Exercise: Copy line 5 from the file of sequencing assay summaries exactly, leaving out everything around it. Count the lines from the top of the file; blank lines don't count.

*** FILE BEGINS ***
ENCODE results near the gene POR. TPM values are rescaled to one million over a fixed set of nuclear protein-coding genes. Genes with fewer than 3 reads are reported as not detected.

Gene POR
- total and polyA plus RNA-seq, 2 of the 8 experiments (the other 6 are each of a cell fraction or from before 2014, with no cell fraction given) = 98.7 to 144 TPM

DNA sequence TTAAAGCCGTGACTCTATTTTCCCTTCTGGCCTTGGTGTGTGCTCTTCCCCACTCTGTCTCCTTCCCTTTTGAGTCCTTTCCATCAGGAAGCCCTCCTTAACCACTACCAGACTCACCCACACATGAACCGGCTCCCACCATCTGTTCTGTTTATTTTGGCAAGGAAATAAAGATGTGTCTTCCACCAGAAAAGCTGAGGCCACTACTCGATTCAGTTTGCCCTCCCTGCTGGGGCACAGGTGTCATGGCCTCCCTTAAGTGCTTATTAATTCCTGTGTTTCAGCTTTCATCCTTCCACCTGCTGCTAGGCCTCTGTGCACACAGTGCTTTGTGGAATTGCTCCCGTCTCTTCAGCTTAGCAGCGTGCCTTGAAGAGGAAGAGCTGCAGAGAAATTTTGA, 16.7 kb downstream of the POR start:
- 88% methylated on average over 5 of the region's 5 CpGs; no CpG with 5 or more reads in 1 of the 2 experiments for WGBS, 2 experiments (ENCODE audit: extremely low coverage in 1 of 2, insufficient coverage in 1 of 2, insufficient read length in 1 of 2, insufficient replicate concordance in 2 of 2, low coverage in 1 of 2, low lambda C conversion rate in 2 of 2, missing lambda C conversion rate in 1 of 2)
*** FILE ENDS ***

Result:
- 88% methylated on average over 5 of the region's 5 CpGs; no CpG with 5 or more reads in 1 of the 2 experiments for WGBS, 2 experiments (ENCODE audit: extremely low coverage in 1 of 2, insufficient coverage in 1 of 2, insufficient read length in 1 of 2, insufficient replicate concordance in 2 of 2, low coverage in 1 of 2, low lambda C conversion rate in 2 of 2, missing lambda C conversion rate in 1 of 2)